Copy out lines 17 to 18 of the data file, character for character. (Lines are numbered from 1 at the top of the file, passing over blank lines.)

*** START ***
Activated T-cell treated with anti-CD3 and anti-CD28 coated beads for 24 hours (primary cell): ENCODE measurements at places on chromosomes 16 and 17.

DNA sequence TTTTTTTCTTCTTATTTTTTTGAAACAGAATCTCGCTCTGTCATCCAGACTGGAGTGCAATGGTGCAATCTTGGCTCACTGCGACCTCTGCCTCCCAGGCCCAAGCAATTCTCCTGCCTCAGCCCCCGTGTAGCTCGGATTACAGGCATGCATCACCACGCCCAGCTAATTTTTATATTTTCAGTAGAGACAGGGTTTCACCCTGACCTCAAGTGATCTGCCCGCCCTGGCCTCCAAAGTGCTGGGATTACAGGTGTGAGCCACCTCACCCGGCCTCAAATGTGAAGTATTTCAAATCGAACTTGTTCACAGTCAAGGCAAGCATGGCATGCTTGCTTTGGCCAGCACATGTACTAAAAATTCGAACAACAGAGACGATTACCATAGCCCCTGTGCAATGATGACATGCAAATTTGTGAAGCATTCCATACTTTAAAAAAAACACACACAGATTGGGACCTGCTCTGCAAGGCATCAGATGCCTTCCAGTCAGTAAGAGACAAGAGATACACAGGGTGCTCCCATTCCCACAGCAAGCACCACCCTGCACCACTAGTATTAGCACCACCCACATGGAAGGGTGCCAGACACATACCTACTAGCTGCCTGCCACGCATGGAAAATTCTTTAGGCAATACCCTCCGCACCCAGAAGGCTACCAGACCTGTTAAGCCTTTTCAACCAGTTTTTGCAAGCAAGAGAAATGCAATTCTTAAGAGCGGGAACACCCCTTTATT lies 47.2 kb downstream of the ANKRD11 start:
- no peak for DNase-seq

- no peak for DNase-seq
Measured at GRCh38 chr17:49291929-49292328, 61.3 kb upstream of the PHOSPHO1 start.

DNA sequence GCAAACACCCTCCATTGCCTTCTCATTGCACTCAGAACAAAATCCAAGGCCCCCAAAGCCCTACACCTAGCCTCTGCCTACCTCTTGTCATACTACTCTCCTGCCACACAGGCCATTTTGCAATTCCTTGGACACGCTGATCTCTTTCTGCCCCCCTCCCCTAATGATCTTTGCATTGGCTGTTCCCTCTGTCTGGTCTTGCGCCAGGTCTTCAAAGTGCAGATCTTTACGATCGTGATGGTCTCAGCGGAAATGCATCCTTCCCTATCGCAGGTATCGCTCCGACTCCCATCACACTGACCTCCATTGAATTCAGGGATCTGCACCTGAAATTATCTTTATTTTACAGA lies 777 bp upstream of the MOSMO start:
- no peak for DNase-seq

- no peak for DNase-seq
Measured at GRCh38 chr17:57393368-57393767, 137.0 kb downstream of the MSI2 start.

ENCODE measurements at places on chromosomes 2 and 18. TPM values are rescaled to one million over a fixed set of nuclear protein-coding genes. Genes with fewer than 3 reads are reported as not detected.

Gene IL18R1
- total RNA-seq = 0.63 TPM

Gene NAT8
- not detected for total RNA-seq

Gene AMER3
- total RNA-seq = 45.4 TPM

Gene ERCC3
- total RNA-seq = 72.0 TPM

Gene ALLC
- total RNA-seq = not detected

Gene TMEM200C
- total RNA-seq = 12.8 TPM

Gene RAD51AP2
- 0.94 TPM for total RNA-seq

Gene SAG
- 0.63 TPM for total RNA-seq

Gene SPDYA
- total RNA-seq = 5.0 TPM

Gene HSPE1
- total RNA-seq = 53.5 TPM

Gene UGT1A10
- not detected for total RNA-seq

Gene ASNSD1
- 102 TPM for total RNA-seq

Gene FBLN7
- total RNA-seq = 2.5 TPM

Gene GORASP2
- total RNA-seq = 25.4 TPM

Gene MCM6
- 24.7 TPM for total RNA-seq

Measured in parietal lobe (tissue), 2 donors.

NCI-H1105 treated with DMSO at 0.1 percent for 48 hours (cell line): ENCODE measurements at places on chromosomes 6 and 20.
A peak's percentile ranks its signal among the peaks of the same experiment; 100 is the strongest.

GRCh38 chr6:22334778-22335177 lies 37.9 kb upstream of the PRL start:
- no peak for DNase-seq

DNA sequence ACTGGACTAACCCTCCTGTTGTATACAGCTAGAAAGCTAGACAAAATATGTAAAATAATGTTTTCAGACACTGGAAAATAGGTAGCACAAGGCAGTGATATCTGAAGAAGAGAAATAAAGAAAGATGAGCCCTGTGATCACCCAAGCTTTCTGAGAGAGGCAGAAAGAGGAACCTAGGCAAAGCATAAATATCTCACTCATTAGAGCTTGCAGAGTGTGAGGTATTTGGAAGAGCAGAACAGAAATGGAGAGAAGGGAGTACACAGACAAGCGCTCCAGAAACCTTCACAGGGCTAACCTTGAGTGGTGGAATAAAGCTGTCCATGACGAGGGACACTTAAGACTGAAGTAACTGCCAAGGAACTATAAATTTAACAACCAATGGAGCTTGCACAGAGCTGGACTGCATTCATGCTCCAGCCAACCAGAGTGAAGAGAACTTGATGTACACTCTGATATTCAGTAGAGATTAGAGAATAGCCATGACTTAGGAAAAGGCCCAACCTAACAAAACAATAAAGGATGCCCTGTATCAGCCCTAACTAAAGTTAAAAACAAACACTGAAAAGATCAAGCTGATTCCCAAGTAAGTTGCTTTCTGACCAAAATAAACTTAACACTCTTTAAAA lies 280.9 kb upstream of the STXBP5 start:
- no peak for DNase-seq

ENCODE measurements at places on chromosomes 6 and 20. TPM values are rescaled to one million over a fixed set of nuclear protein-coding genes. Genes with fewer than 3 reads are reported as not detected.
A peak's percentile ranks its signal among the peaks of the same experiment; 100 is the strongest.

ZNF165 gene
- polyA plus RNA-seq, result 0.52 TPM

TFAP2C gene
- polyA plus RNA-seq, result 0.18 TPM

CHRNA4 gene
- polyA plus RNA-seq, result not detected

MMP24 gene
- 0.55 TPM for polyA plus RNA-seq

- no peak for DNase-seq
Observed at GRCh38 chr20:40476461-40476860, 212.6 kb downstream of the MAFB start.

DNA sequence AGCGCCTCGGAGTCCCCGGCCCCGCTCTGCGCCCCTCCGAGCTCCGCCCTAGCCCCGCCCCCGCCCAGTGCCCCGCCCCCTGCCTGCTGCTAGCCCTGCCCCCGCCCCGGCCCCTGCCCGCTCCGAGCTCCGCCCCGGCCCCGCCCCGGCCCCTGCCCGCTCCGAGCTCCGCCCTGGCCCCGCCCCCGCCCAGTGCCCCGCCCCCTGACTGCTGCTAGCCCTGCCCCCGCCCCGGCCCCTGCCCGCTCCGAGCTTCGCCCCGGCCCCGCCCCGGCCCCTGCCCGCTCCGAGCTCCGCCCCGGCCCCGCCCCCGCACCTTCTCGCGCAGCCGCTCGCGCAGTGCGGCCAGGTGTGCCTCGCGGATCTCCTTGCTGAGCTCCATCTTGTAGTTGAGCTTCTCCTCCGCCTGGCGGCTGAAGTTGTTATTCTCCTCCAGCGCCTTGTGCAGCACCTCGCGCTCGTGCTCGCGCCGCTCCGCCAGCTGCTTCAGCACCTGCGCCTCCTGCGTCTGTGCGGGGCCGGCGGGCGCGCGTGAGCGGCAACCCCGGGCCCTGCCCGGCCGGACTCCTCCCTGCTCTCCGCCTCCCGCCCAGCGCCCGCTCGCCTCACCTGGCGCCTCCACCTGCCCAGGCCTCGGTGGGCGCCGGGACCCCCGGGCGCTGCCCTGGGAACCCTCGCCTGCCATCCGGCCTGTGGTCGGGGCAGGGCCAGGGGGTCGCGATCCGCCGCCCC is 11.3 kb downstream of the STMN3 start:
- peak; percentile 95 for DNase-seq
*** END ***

Gene ERCC3
- total RNA-seq = 72.0 TPM